Belfast Telegraph

Portugal ruin French party

France 0-1 Portugal

By Mark Ogden

So the one-man team became European champions, defeating the host nation without the one man they apparently could not win without.

Portugal, for the first time, claimed a major title by defeating France in Paris, silencing the Stade de France with Eder's extra-time goal in a game that had been memorable only for Cristiano Ronaldo's tears after being stretchered off midway through the first-half.

Ronaldo ended the game, with his left knee heavily strapped, prowling the technical area as though he were the Portugal coach.

And 12 years after suffering defeat as a host nation to Greece at Euro 2004, and numerous semi-finals since, Portugal and Ronaldo claimed redemption as France froze on the biggest stage in front of their own supporters.

So the Henri Delaunay Trophy remains in Iberia, with Portugal succeeding back-to-back winners Spain.

Didier Deschamps had complained about his team's schedule ahead of this game - playing their semi-final against Germany on Thursday - insisting that just two full days of recovery was insufficient.

But could the feelgood factor carry Les Bleus over the line against a Portugal team that, for all their inability to put opponents away, had reached this final without losing?

As well as physical and mental fatigue, France also had to shrug off the pressure of emulating the teams of 1984 and 1998, which won the European Championships and World Cup respectively on home soil.

The game was only eight minutes old before it became clear that Ronaldo would not be single-handedly carrying Portugal to victory. Having received the ball, Ronaldo was flattened by a clumsy challenge by Dimitri Payet which went unpunished by referee Mark Clattenburg.

The Portugal captain was clearly in discomfort, rolling on the turf while clutching his left knee. Treatment followed, but Ronaldo could only limp and shuffle around the pitch before going down in tears 10 minutes later. Strapping was applied to his left leg, but it was a futile attempt to keep the 31-year-old on the pitch.

On 24 minutes, Ronaldo signalled to the bench that his game was up. More tears flowed as he was stretchered off to applause from the whole stadium.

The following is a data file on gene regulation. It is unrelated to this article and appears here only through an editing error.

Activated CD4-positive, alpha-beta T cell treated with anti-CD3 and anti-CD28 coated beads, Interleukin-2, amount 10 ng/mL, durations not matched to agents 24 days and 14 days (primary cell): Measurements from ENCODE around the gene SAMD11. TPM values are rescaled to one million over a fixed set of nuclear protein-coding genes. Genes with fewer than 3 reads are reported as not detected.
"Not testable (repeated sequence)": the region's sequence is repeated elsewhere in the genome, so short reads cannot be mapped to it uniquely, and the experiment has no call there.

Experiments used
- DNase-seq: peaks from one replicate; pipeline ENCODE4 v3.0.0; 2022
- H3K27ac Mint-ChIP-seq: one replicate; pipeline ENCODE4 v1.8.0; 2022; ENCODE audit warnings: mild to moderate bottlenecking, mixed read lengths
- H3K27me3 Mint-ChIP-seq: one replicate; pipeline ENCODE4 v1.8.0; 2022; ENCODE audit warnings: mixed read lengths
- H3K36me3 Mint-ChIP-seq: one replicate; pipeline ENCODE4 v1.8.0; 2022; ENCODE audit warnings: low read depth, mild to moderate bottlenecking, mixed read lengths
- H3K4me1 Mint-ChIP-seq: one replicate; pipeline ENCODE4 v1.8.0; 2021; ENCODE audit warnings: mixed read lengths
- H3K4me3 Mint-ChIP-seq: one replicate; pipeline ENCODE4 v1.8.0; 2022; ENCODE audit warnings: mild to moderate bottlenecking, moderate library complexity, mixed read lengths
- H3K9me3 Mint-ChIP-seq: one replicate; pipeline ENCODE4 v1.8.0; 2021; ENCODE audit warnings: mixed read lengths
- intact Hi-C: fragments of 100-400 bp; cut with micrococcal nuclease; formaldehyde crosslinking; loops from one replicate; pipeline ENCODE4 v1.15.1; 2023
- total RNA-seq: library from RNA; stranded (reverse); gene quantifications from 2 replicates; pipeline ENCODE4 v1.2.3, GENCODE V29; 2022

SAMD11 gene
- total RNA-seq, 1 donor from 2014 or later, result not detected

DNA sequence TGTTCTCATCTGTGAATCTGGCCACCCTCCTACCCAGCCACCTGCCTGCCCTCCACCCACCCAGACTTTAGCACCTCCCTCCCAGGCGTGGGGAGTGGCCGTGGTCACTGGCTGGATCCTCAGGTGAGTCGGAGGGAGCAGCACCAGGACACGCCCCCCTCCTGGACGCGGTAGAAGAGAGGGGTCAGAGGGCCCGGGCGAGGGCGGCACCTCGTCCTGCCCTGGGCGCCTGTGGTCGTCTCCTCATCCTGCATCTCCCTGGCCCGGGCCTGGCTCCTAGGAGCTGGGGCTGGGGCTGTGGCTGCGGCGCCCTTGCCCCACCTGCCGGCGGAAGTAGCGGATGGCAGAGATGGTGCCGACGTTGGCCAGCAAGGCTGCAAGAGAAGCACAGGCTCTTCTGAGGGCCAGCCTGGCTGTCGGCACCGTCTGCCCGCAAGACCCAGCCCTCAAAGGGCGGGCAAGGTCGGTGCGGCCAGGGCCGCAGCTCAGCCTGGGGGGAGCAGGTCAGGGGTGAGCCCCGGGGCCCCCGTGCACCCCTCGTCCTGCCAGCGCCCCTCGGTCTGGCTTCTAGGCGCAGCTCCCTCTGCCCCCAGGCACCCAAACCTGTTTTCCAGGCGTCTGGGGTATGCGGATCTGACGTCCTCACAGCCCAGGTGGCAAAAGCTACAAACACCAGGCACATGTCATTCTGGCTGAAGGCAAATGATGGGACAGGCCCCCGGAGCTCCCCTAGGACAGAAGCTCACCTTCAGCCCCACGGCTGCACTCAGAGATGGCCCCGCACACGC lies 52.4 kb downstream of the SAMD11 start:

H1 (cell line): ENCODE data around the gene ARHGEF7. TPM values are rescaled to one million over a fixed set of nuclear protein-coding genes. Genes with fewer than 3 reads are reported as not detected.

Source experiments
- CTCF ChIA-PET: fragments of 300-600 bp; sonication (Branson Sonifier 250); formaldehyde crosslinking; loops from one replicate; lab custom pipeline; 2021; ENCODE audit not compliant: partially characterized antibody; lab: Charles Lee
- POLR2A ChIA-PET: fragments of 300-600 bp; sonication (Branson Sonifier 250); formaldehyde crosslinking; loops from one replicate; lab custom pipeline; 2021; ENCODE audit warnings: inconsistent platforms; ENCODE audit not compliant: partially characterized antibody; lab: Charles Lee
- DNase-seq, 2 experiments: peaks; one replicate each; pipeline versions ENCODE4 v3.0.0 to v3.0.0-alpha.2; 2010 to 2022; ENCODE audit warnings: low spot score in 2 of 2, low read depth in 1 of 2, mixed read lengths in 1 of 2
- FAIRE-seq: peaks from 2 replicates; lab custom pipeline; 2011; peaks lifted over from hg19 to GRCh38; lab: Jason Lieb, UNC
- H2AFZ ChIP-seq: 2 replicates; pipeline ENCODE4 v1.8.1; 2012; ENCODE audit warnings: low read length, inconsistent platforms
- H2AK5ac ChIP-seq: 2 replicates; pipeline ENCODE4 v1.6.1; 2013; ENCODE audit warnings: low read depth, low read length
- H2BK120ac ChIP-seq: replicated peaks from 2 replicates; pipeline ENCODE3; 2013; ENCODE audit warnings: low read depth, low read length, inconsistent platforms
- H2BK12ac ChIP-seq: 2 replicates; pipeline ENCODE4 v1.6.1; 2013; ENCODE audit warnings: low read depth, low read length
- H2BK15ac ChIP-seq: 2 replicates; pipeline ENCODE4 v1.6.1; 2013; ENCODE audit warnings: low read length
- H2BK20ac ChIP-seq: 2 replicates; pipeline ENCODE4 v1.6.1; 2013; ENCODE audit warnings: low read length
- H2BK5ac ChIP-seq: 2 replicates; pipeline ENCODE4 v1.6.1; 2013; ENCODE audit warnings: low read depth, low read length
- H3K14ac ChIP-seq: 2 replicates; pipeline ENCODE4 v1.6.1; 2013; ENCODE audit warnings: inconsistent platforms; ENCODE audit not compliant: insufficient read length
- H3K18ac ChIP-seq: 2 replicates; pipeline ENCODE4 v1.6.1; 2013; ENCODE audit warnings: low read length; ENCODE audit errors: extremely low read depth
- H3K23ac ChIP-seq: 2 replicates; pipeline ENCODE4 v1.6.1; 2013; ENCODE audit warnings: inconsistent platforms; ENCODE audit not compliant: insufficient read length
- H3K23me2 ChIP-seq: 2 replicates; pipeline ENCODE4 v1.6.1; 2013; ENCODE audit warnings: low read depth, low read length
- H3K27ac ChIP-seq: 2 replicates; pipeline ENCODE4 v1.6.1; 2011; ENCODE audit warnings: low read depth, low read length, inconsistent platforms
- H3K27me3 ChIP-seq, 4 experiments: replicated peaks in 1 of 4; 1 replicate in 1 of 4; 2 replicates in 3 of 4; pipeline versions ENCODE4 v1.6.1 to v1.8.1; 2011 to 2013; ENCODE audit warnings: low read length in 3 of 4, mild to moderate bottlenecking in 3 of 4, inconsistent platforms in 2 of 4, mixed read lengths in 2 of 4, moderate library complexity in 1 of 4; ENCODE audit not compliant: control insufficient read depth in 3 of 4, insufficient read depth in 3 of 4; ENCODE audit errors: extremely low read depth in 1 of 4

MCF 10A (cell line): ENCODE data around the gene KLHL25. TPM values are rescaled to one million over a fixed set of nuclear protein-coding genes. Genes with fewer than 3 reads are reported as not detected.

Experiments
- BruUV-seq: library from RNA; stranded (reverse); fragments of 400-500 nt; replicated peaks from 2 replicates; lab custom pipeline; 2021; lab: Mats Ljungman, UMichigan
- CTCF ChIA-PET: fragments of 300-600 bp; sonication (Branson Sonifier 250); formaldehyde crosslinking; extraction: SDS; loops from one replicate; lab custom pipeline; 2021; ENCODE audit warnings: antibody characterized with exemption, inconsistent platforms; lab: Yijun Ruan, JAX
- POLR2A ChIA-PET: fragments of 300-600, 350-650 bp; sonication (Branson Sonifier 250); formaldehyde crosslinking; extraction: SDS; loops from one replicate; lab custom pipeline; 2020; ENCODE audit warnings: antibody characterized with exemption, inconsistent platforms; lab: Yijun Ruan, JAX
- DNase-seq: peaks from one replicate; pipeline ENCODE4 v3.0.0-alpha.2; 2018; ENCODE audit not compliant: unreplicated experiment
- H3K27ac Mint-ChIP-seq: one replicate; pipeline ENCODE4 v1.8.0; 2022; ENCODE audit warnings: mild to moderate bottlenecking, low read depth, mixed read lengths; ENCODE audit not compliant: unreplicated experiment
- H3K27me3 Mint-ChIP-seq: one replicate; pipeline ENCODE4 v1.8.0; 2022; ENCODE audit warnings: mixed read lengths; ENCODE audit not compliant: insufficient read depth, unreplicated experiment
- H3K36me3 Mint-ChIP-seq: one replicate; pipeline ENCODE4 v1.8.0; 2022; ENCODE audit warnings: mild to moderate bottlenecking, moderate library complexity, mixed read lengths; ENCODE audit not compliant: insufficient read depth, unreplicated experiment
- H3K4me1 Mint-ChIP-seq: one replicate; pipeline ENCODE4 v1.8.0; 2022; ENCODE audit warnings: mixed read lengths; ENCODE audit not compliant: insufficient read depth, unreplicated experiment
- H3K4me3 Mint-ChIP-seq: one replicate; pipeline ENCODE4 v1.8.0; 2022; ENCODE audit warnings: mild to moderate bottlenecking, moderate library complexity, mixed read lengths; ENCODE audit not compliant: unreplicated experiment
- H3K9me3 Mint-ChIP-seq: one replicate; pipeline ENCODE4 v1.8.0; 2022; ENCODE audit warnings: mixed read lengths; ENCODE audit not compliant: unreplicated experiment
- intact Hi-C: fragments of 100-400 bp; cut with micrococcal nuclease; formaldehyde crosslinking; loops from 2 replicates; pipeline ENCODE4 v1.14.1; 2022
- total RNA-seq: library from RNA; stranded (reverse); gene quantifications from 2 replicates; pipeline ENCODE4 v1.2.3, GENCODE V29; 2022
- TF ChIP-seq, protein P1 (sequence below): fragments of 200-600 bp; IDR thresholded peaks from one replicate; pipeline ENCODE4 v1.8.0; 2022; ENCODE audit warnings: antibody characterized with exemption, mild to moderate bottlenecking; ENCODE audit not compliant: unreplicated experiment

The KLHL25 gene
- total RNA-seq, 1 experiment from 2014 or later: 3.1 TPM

With the exception of a Nani volley, from Cedric's pinpoint pass on four minutes, Portugal barely threatened Hugo Lloris in the France goal, but Deschamps' team could not find the breakthrough.

Moussa Sissoko was France's biggest attacking threat in the first-half, with the Newcastle midfielder shooting goalwards on three occasions.

Antoine Griezmann also sent an effort flashing into the side-netting, but Portugal goalkeeper Rui Patricio was proving to be in fine form.

With Ronaldo gone, Portugal turned to his replacement, Ricardo Quaresma, and Nani to test the French, but chances were thin on the ground.

Portugal, without their talisman and inspiration, were there for the taking, but France appeared cowed by the prospect of going on the front foot and big names like Paul Pogba (left with Patrice Evra) could not rise to the occasion.

Their lack of pace up-front played into Portugal's hands, with Pepe marshalling the defence superbly alongside Jose Fonte, but Deschamps did not gamble on a change until the 57th minute, when he replaced Payet with the pacy Kingsley Coman.

France were crying out for creativity and guile from midfield, but Pogba was quiet and Blaise Matuidi too busy keeping close to Portugal teenager Renato Sanches.

But with Portugal happy to sit back and soak up pressure, this final was drifting into the territory of two teams preparing to take it to penalties.

Had Griezmann headed home from Coman's cross on 65 minutes, the game, and France, would have been transformed, but the Atletico Madrid forward headed over.

Lloris was forced into his first save on 80 minutes when he kept out Quaresma's scissor kick, but the game was destined for extra-time once Andre-Pierre Gignac - on for Olivier Giroud - hit the post.

France continued to struggle in extra-time, though, and it was the Portuguese who showed the greater desire.

Raphael Guerreiro's free-kick rattled Lloris' crossbar on 107 minutes, but the killer blow was landed two minutes later.

Eder, having outmuscled Laurent Koscielny, was given space to shoot by Samuel Umtiti. Twenty yards out, the former Swansea forward beat Lloris with a low right-foot shot into the bottom corner.

France's dream had been extinguished, but Ronaldo's and Portugal's had just become a reality.

FRANCE: Lloris, Sagna, Koscielny, Umtiti, Evra, Pogba, Matuidi, Sissoko (Martial 110), Griezmann, Payet (Coman 58), Giroud (Gignac 78)

Goal: none

Subs not used: Jallet, Rami, Kanté, Cabaye, Schneiderlin, Mangala, Mandanda, Digne, Costil.

PORTUGAL: Rui Patrício, Soares, Pepe, Fonte, Guerreiro, W Carvalho, Renato Sanches (Eder 79), Adrien Silva (João Moutinho 66), João Mário, Nani, Ronaldo (Quaresma 25)

Goal: Eder 109

Subs not used: Bruno Alves, R Carvalho, Vieirinha, Lopes, Danilo, André Gomes, Rafa Silva, Eliseu, Eduardo.

Referee: Mark Clattenburg (England)

Match rating: 6/10

Man of the match: Moussa Sissoko (France)

Attendance: 75,868

Belfast Telegraph